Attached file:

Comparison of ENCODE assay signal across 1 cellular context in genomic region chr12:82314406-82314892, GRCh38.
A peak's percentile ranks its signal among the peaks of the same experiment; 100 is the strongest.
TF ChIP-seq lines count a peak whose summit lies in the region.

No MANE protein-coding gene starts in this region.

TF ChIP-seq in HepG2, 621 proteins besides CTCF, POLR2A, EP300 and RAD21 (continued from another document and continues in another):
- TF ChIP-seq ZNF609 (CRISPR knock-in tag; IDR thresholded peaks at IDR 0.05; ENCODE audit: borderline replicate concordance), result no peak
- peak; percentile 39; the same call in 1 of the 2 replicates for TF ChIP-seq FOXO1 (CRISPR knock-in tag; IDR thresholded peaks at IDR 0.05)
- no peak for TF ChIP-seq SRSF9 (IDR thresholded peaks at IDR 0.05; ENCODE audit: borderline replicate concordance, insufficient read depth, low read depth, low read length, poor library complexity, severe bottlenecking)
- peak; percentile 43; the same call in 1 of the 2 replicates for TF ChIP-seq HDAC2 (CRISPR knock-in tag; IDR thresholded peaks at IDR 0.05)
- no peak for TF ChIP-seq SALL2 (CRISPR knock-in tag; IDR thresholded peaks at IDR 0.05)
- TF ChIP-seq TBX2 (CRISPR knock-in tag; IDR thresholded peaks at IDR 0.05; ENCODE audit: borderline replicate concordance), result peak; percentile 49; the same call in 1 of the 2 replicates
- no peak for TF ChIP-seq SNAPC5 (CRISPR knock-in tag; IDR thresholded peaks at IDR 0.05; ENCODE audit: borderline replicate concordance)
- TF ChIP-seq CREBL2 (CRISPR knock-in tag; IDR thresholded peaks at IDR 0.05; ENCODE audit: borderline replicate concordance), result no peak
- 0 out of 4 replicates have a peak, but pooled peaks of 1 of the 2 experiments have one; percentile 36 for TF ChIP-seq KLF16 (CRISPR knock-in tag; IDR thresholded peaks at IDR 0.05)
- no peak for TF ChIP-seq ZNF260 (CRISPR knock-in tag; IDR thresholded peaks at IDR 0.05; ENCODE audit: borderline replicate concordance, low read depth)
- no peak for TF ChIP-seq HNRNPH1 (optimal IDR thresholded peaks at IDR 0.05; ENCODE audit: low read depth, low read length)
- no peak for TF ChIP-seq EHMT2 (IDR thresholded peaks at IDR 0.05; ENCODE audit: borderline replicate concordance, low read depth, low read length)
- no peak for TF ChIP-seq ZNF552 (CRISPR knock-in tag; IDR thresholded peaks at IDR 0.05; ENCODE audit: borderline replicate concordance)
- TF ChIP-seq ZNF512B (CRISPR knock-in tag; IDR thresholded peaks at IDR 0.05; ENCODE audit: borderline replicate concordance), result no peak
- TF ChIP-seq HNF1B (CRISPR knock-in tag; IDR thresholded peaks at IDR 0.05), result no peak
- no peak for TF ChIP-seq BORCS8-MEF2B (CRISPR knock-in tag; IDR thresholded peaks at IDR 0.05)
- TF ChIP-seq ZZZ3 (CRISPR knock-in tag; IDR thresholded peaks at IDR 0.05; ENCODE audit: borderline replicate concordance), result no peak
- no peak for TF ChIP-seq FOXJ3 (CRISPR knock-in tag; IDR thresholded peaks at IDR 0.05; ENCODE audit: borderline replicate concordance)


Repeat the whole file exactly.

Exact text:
Comparison of ENCODE assay signal across 1 cellular context in genomic region chr12:82314406-82314892, GRCh38.
A peak's percentile ranks its signal among the peaks of the same experiment; 100 is the strongest.
TF ChIP-seq lines count a peak whose summit lies in the region.

No MANE protein-coding gene starts in this region.

TF ChIP-seq in HepG2, 621 proteins besides CTCF, POLR2A, EP300 and RAD21 (continued from another document and continues in another):
- TF ChIP-seq ZNF609 (CRISPR knock-in tag; IDR thresholded peaks at IDR 0.05; ENCODE audit: borderline replicate concordance), result no peak
- peak; percentile 39; the same call in 1 of the 2 replicates for TF ChIP-seq FOXO1 (CRISPR knock-in tag; IDR thresholded peaks at IDR 0.05)
- no peak for TF ChIP-seq SRSF9 (IDR thresholded peaks at IDR 0.05; ENCODE audit: borderline replicate concordance, insufficient read depth, low read depth, low read length, poor library complexity, severe bottlenecking)
- peak; percentile 43; the same call in 1 of the 2 replicates for TF ChIP-seq HDAC2 (CRISPR knock-in tag; IDR thresholded peaks at IDR 0.05)
- no peak for TF ChIP-seq SALL2 (CRISPR knock-in tag; IDR thresholded peaks at IDR 0.05)
- TF ChIP-seq TBX2 (CRISPR knock-in tag; IDR thresholded peaks at IDR 0.05; ENCODE audit: borderline replicate concordance), result peak; percentile 49; the same call in 1 of the 2 replicates
- no peak for TF ChIP-seq SNAPC5 (CRISPR knock-in tag; IDR thresholded peaks at IDR 0.05; ENCODE audit: borderline replicate concordance)
- TF ChIP-seq CREBL2 (CRISPR knock-in tag; IDR thresholded peaks at IDR 0.05; ENCODE audit: borderline replicate concordance), result no peak
- 0 out of 4 replicates have a peak, but pooled peaks of 1 of the 2 experiments have one; percentile 36 for TF ChIP-seq KLF16 (CRISPR knock-in tag; IDR thresholded peaks at IDR 0.05)
- no peak for TF ChIP-seq ZNF260 (CRISPR knock-in tag; IDR thresholded peaks at IDR 0.05; ENCODE audit: borderline replicate concordance, low read depth)
- no peak for TF ChIP-seq HNRNPH1 (optimal IDR thresholded peaks at IDR 0.05; ENCODE audit: low read depth, low read length)
- no peak for TF ChIP-seq EHMT2 (IDR thresholded peaks at IDR 0.05; ENCODE audit: borderline replicate concordance, low read depth, low read length)
- no peak for TF ChIP-seq ZNF552 (CRISPR knock-in tag; IDR thresholded peaks at IDR 0.05; ENCODE audit: borderline replicate concordance)
- TF ChIP-seq ZNF512B (CRISPR knock-in tag; IDR thresholded peaks at IDR 0.05; ENCODE audit: borderline replicate concordance), result no peak
- TF ChIP-seq HNF1B (CRISPR knock-in tag; IDR thresholded peaks at IDR 0.05), result no peak
- no peak for TF ChIP-seq BORCS8-MEF2B (CRISPR knock-in tag; IDR thresholded peaks at IDR 0.05)
- TF ChIP-seq ZZZ3 (CRISPR knock-in tag; IDR thresholded peaks at IDR 0.05; ENCODE audit: borderline replicate concordance), result no peak
- no peak for TF ChIP-seq FOXJ3 (CRISPR knock-in tag; IDR thresholded peaks at IDR 0.05; ENCODE audit: borderline replicate concordance)